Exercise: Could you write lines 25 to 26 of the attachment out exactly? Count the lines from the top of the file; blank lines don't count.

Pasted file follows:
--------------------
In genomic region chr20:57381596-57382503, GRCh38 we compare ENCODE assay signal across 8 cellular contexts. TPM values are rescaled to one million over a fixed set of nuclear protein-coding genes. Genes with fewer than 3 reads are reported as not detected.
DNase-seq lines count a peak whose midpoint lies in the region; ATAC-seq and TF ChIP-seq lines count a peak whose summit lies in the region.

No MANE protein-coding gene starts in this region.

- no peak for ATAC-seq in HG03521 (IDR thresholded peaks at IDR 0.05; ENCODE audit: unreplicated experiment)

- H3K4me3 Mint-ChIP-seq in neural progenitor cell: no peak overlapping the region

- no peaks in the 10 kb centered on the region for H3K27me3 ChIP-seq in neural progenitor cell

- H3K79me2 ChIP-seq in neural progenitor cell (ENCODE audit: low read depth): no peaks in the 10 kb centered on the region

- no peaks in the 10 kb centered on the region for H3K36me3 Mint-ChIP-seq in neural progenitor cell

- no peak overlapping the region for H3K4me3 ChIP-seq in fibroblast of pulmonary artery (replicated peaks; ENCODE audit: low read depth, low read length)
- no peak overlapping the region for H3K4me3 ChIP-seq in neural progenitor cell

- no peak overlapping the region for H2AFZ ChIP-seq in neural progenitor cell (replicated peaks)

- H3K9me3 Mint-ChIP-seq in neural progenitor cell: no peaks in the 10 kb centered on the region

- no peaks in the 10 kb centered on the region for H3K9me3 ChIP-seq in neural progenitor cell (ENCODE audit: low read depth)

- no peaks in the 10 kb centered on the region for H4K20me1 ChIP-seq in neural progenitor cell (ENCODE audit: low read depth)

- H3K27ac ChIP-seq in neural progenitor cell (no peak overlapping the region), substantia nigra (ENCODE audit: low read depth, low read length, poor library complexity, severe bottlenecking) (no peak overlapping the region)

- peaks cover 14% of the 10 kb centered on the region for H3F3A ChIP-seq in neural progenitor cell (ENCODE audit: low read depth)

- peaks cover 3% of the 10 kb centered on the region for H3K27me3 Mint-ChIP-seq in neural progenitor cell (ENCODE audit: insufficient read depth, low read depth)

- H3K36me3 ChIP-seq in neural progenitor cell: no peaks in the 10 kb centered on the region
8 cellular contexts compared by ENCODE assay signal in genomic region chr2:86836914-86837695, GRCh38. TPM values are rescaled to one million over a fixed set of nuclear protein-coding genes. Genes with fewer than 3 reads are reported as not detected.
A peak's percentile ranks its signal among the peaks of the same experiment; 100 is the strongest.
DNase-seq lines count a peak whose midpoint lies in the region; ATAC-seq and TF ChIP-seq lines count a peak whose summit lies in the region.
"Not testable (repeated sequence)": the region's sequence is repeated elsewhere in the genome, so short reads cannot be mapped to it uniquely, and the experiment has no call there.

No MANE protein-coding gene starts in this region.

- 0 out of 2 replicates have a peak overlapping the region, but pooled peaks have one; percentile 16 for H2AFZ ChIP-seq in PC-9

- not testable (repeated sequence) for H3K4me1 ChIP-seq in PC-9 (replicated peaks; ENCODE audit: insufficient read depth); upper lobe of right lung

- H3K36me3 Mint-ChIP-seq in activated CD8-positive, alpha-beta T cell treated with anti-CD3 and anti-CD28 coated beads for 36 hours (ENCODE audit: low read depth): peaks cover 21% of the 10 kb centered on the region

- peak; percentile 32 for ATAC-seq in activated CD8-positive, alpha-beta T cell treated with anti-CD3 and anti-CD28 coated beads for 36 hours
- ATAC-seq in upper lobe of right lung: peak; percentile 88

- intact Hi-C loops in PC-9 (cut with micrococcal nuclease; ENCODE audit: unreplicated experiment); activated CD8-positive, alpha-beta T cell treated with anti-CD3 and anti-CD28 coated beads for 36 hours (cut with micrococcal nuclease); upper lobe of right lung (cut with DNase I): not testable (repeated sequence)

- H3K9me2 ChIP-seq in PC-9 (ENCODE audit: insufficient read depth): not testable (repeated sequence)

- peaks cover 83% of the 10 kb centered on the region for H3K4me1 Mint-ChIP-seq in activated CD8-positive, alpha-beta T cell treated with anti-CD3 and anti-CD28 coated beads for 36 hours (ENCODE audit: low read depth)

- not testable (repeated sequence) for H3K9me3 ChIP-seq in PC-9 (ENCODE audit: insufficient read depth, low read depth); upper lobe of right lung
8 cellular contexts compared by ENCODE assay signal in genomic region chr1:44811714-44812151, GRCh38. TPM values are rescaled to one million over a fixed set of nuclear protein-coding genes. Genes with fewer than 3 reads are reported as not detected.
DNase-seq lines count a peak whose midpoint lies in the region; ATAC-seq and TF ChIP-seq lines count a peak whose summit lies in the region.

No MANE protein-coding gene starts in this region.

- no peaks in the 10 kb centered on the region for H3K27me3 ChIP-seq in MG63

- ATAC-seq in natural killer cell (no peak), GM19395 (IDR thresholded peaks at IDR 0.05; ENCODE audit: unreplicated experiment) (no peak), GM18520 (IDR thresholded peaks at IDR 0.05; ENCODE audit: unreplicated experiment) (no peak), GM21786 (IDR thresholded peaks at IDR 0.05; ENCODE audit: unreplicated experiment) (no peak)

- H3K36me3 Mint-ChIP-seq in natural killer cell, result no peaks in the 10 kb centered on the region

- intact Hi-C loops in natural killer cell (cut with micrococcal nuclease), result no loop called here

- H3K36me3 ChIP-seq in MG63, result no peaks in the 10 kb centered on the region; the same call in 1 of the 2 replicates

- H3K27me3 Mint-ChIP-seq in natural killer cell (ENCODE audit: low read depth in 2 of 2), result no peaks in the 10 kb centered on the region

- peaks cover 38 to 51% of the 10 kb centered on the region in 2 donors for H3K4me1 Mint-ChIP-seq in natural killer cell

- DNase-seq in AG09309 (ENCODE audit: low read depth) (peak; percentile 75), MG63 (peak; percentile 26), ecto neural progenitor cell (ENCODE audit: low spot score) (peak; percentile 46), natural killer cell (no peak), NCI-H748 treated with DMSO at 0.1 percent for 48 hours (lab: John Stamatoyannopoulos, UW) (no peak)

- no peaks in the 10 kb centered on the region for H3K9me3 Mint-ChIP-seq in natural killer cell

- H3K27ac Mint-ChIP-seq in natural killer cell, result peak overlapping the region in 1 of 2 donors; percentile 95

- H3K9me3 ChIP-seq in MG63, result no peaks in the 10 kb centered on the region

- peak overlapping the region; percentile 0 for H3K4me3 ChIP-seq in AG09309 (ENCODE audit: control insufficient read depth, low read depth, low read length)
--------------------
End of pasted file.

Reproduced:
- not testable (repeated sequence) for H3K4me1 ChIP-seq in PC-9 (replicated peaks; ENCODE audit: insufficient read depth); upper lobe of right lung

- H3K36me3 Mint-ChIP-seq in activated CD8-positive, alpha-beta T cell treated with anti-CD3 and anti-CD28 coated beads for 36 hours (ENCODE audit: low read depth): peaks cover 21% of the 10 kb centered on the region